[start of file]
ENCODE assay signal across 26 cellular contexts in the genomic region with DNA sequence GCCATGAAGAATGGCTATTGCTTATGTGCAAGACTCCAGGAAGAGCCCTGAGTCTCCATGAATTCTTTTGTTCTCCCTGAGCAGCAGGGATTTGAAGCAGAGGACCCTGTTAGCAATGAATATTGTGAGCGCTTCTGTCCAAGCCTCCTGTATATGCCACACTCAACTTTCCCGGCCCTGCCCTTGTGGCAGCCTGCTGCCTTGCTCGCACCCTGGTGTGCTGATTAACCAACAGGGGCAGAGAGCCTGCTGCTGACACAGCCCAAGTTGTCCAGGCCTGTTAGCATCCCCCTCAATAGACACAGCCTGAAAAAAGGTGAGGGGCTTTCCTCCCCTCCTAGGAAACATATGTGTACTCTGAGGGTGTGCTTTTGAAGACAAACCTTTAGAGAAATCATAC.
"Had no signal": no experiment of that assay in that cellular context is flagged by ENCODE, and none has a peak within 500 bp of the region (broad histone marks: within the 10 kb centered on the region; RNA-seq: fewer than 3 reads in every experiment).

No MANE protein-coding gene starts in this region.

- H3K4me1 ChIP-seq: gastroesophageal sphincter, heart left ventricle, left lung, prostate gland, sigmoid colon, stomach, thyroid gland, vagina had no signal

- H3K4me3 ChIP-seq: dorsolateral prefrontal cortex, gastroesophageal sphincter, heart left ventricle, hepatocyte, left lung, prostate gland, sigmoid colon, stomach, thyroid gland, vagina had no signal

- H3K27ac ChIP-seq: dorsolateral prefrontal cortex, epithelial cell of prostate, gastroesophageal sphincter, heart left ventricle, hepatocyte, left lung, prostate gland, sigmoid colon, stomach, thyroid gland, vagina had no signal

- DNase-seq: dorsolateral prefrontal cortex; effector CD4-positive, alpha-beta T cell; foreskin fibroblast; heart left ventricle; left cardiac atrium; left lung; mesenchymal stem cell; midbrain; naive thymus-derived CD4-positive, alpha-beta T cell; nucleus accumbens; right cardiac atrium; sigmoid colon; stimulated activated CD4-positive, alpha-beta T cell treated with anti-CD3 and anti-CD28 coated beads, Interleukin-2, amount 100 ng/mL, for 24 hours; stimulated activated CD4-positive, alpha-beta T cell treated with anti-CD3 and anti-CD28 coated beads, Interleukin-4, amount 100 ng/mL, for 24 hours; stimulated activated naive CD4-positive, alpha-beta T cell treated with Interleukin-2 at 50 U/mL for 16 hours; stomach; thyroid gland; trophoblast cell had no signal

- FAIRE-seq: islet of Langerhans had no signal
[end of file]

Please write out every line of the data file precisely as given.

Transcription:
ENCODE assay signal across 26 cellular contexts in the genomic region with DNA sequence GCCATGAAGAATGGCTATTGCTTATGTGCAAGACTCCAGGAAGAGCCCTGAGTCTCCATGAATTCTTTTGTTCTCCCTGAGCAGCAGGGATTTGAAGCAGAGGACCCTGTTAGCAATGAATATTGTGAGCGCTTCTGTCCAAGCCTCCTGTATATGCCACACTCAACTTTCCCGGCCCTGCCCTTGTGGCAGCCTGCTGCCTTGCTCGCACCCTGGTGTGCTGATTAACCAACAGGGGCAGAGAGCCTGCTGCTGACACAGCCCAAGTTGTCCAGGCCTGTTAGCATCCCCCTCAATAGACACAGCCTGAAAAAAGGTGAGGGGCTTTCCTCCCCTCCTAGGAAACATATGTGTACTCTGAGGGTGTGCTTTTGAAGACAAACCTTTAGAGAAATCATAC.
"Had no signal": no experiment of that assay in that cellular context is flagged by ENCODE, and none has a peak within 500 bp of the region (broad histone marks: within the 10 kb centered on the region; RNA-seq: fewer than 3 reads in every experiment).

No MANE protein-coding gene starts in this region.

- H3K4me1 ChIP-seq: gastroesophageal sphincter, heart left ventricle, left lung, prostate gland, sigmoid colon, stomach, thyroid gland, vagina had no signal

- H3K4me3 ChIP-seq: dorsolateral prefrontal cortex, gastroesophageal sphincter, heart left ventricle, hepatocyte, left lung, prostate gland, sigmoid colon, stomach, thyroid gland, vagina had no signal

- H3K27ac ChIP-seq: dorsolateral prefrontal cortex, epithelial cell of prostate, gastroesophageal sphincter, heart left ventricle, hepatocyte, left lung, prostate gland, sigmoid colon, stomach, thyroid gland, vagina had no signal

- DNase-seq: dorsolateral prefrontal cortex; effector CD4-positive, alpha-beta T cell; foreskin fibroblast; heart left ventricle; left cardiac atrium; left lung; mesenchymal stem cell; midbrain; naive thymus-derived CD4-positive, alpha-beta T cell; nucleus accumbens; right cardiac atrium; sigmoid colon; stimulated activated CD4-positive, alpha-beta T cell treated with anti-CD3 and anti-CD28 coated beads, Interleukin-2, amount 100 ng/mL, for 24 hours; stimulated activated CD4-positive, alpha-beta T cell treated with anti-CD3 and anti-CD28 coated beads, Interleukin-4, amount 100 ng/mL, for 24 hours; stimulated activated naive CD4-positive, alpha-beta T cell treated with Interleukin-2 at 50 U/mL for 16 hours; stomach; thyroid gland; trophoblast cell had no signal

- FAIRE-seq: islet of Langerhans had no signal